Though the first nine weeks of the 2021 season, Patrick Mahomes completed 236 of 362 passes for 2,534 yards, 20 touchdowns, and 10 interceptions. Considering that Mahomes had thrown 11 interceptions total in his previous two regular seasons, this has been kind of a big deal. Kansas City ranked 10th in Offensive DVOA, and 13th in Passing DVOA — the Chiefs ranked second overall and second in passing last season.
There have been all kinds of theories as to why this decline has happened. Mahomes is still affected by a disastrous offensive performance in Super Bowl LV, he’s getting used to an offensive line with five new starters, Mahomes is playing outside of structure too often, Mahomes’ formerly freakishly fortunate interception luck has turned.
There appears to be legitimacy to all those thoughts to a greater or lesser degree, but the primary explanation seems to be the proliferation of two-high coverage against the Chiefs, and the Chiefs’ inability to respond to it. In the 2020 season opener, the Texans tried to play a ton of two-high against the Chiefs in order to wait Mahomes out with deep coverage and try to force him into desperation throws.
The Chiefs responded by running rookie back Clyde Edwards-Helaire 25 times for 138 yards and a touchdown against Houston’s deep safeties and light boxes. Mahomes completed 24 of 32 passes for 211 yards, three touchdowns, and no interceptions. It was a ruthlessly efficient, if less than explosive, performance. This season, the Chiefs have not been as effective at forcing opponents away from two-deep coverage, and it’s showing.
Through the first nine weeks of the season, Mahomes had faced far more two-high snaps than any other NFL quarterback (203 dropbacks; Sam Darnold ranked second with 127). And in those 203 dropbacks, Mahomes completed 106 passes in 174 attempts for 1,217 yards, one touchdown, and six interceptions. Not that all the interceptions were absolutely Mahomes’ fault, but there’s been a schematic message throughout the league, and it’s worked.
Which is where the Raiders came in on Sunday night. Mahomes completed 35 of 50 passes for 406 yards, five touchdowns, and no interceptions in a 41-14 win. That had everybody insisting that Mahomes was “back” after a confusing first half of the season. Whether that’s actually true or not is worthy of examination. Coming into Sunday night’s game, no team had played more Cover-3 than the Raiders —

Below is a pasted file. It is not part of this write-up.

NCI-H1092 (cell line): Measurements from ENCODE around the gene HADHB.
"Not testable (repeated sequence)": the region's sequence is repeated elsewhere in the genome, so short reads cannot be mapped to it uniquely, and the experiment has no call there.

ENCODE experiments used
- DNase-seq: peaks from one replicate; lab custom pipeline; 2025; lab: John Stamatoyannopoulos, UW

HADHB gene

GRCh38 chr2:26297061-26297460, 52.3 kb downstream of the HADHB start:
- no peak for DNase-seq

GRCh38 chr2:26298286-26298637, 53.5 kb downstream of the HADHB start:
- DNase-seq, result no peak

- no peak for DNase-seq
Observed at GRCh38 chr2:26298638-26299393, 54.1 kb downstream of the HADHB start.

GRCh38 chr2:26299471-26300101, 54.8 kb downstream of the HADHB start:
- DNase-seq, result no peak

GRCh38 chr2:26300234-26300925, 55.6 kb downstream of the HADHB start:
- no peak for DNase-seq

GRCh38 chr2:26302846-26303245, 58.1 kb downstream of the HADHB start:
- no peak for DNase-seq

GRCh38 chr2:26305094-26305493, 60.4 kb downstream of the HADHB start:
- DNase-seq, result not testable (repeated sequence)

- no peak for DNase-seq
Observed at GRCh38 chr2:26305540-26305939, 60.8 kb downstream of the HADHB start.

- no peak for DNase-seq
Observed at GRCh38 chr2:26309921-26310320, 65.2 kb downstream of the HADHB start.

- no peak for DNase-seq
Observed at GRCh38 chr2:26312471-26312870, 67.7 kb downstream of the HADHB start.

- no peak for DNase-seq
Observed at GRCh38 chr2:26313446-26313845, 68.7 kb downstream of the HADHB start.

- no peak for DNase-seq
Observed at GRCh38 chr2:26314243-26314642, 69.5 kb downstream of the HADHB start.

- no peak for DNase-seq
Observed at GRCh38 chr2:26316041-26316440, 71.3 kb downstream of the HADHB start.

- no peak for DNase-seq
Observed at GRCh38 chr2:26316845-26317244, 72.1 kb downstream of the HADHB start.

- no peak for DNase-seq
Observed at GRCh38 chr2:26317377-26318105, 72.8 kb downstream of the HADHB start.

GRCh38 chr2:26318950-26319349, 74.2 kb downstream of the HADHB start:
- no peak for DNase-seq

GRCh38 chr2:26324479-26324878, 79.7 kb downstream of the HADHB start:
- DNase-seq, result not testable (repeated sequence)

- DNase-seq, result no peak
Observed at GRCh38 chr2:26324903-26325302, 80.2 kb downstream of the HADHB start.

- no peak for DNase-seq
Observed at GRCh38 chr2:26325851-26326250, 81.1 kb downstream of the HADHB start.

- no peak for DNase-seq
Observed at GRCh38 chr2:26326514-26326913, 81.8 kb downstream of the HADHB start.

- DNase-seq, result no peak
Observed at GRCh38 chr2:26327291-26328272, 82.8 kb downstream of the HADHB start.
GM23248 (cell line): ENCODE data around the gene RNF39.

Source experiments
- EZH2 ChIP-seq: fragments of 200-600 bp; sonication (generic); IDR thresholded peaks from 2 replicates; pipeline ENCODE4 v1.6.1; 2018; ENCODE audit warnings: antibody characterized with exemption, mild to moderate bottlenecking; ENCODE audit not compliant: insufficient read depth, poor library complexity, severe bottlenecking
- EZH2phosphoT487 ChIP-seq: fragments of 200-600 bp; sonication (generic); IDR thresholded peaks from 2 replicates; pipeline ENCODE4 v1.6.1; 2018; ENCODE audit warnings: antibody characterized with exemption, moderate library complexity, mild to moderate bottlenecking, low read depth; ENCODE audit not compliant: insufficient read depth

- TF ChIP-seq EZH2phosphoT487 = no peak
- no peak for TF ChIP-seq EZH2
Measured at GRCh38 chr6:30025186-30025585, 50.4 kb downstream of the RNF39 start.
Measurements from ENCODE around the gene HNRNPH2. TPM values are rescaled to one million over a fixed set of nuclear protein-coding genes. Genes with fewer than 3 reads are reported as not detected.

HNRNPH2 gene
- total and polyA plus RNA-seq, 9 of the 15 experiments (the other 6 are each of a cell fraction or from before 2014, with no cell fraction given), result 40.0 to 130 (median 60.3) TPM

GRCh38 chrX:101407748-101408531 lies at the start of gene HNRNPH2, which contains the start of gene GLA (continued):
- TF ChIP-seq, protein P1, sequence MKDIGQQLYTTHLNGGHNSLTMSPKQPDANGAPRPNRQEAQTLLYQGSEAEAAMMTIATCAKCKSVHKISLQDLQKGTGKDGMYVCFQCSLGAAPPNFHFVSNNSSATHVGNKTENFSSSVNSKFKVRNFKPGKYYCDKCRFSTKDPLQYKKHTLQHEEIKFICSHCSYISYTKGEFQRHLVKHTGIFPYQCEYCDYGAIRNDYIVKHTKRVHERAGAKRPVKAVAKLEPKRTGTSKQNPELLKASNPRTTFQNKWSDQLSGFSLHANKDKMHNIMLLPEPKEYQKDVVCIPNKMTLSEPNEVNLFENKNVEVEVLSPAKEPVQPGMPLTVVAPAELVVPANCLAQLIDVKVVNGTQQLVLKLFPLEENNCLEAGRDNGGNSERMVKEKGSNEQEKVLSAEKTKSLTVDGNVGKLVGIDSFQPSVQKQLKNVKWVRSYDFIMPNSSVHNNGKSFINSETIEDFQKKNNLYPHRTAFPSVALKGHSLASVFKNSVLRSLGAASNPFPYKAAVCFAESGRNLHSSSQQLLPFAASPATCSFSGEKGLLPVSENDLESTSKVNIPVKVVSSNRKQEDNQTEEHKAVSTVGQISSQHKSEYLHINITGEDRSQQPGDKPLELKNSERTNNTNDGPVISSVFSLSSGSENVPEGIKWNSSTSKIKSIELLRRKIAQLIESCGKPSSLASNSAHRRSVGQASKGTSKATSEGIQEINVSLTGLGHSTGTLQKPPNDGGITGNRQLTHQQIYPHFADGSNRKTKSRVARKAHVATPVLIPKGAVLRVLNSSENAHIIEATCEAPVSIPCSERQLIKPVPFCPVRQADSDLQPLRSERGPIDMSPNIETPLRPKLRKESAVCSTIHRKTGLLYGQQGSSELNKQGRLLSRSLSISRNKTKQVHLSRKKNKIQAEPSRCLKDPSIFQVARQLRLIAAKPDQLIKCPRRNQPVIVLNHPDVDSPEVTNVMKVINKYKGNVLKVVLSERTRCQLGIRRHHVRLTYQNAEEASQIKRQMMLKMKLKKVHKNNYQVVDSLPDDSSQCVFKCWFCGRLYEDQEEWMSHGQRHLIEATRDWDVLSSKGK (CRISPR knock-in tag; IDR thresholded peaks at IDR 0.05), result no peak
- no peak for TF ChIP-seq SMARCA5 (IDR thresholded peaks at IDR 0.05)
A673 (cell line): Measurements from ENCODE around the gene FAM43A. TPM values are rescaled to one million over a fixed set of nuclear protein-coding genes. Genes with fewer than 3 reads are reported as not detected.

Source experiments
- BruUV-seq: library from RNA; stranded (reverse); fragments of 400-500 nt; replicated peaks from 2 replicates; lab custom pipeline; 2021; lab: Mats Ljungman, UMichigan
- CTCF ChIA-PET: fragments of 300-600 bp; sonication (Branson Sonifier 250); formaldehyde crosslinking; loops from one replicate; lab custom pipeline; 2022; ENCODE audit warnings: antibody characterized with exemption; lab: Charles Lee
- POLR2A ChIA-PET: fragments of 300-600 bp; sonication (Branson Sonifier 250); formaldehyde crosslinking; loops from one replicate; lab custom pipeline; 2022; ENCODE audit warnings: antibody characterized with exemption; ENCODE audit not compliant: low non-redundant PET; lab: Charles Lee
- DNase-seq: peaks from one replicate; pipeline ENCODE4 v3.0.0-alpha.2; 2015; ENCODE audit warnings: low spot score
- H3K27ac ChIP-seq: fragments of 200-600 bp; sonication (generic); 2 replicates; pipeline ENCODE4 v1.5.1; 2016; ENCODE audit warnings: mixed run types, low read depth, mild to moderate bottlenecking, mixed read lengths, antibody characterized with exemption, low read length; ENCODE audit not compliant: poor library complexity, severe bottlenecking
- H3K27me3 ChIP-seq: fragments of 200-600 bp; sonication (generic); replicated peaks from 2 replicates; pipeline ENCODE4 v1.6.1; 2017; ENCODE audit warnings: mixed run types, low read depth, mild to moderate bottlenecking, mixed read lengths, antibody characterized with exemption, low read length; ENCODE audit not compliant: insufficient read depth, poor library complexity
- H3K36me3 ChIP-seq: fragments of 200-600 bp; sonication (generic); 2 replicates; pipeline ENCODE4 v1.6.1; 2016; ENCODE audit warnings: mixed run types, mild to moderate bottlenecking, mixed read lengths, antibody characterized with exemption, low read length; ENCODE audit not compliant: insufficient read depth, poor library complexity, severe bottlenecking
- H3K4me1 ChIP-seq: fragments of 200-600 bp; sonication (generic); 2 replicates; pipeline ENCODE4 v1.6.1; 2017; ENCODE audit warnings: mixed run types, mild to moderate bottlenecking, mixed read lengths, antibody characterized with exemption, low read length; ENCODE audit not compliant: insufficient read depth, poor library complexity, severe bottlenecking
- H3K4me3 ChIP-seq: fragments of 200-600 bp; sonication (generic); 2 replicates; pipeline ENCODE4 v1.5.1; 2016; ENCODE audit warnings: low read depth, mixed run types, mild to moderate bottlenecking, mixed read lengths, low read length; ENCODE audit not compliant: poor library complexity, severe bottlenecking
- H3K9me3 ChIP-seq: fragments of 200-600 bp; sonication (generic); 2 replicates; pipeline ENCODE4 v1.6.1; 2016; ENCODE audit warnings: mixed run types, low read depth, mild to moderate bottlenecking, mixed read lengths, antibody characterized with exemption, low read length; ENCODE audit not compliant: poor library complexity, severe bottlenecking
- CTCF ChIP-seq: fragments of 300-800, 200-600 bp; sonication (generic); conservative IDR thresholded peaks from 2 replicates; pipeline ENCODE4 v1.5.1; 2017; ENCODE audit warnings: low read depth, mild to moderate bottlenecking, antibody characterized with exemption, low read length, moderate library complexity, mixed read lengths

127 snaps of it in pass coverage, and Gus Bradley’s defense had allowed 80 completions on 100 attempts in Cover-3 for 829 yards, four touchdowns, and three interceptions. This is a hallmark of Bradley’s defenses wherever he’s been — he’s a single-high guy to an abnormal degree. Last season, the Chargers played single-high on 69% of their defensive snaps. Guess who their defensive coordinator was?
Through Week 9, Bradley’s Raiders have played single-high on 65% of their snaps, the highest rate in the league. Mahomes has completed 63 of 107 passes in 121 dropbacks for 780 yards, five touchdowns, and four interceptions. So, single-high hasn’t been the automatic solution we may think. To their credit, the Raiders came into this game with the desire to switch up their tendencies, which Chiefs head coach Andy Reid noticed.
“He blended it a little bit between Cover-4 and single safety middle zone,” Reid said of Bradley after the game. “Listen, that is kind of where the whole thing started. They have done a good job against us the last few years, just playing zone. He mixed it in playing heavy three and then man to man, different doubles taking place.” According to the Raiders’ coaches, the Raiders’ failures were more about execution and communication than scheme.
“What we were trying to do with some bracket coverage and having the ability to communicate with each other, we had some stumbling blocks there,” Raiders interim head coach Rich Bisaccia said Monday. “And then we had people behind us for the first time in certainly the last month making some explosive plays in that particular area for us on defense… 12 explosive plays we gave up on defense. We only had six on offense.”
So, was this a case of Mahomes exploiting a sub-standard defense ill-suited to attack his weaknesses, or is Mahomes really “back?”